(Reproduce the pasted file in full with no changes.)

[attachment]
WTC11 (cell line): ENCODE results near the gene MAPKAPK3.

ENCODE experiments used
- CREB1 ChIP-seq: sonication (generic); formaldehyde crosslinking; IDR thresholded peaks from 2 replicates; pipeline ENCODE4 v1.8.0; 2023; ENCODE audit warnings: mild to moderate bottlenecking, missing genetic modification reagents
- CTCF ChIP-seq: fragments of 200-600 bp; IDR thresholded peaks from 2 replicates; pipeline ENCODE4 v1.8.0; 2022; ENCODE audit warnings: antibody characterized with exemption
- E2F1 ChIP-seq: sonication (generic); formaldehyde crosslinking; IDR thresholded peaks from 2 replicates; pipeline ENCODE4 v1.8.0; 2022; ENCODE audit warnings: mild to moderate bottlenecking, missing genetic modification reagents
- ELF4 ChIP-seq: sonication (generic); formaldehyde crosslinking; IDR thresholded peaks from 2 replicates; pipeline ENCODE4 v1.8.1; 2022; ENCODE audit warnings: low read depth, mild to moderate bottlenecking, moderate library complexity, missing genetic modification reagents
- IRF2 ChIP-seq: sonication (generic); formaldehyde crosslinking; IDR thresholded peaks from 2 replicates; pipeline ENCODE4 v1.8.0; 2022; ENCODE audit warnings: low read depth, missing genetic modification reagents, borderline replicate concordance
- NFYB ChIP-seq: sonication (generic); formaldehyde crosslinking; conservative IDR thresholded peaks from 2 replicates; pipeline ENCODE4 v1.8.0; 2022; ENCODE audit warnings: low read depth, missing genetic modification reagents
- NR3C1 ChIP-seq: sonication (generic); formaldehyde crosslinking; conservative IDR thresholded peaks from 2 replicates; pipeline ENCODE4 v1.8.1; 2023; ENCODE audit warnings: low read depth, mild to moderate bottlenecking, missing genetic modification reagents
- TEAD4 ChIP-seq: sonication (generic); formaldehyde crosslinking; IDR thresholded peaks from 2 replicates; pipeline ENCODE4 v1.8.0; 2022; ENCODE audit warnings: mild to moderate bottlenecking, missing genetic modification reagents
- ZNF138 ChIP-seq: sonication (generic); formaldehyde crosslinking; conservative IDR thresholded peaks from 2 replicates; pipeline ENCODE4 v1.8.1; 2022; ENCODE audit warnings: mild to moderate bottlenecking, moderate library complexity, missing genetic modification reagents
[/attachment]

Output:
WTC11 (cell line): ENCODE results near the gene MAPKAPK3.

ENCODE experiments used
- CREB1 ChIP-seq: sonication (generic); formaldehyde crosslinking; IDR thresholded peaks from 2 replicates; pipeline ENCODE4 v1.8.0; 2023; ENCODE audit warnings: mild to moderate bottlenecking, missing genetic modification reagents
- CTCF ChIP-seq: fragments of 200-600 bp; IDR thresholded peaks from 2 replicates; pipeline ENCODE4 v1.8.0; 2022; ENCODE audit warnings: antibody characterized with exemption
- E2F1 ChIP-seq: sonication (generic); formaldehyde crosslinking; IDR thresholded peaks from 2 replicates; pipeline ENCODE4 v1.8.0; 2022; ENCODE audit warnings: mild to moderate bottlenecking, missing genetic modification reagents
- ELF4 ChIP-seq: sonication (generic); formaldehyde crosslinking; IDR thresholded peaks from 2 replicates; pipeline ENCODE4 v1.8.1; 2022; ENCODE audit warnings: low read depth, mild to moderate bottlenecking, moderate library complexity, missing genetic modification reagents
- IRF2 ChIP-seq: sonication (generic); formaldehyde crosslinking; IDR thresholded peaks from 2 replicates; pipeline ENCODE4 v1.8.0; 2022; ENCODE audit warnings: low read depth, missing genetic modification reagents, borderline replicate concordance
- NFYB ChIP-seq: sonication (generic); formaldehyde crosslinking; conservative IDR thresholded peaks from 2 replicates; pipeline ENCODE4 v1.8.0; 2022; ENCODE audit warnings: low read depth, missing genetic modification reagents
- NR3C1 ChIP-seq: sonication (generic); formaldehyde crosslinking; conservative IDR thresholded peaks from 2 replicates; pipeline ENCODE4 v1.8.1; 2023; ENCODE audit warnings: low read depth, mild to moderate bottlenecking, missing genetic modification reagents
- TEAD4 ChIP-seq: sonication (generic); formaldehyde crosslinking; IDR thresholded peaks from 2 replicates; pipeline ENCODE4 v1.8.0; 2022; ENCODE audit warnings: mild to moderate bottlenecking, missing genetic modification reagents
- ZNF138 ChIP-seq: sonication (generic); formaldehyde crosslinking; conservative IDR thresholded peaks from 2 replicates; pipeline ENCODE4 v1.8.1; 2022; ENCODE audit warnings: mild to moderate bottlenecking, moderate library complexity, missing genetic modification reagents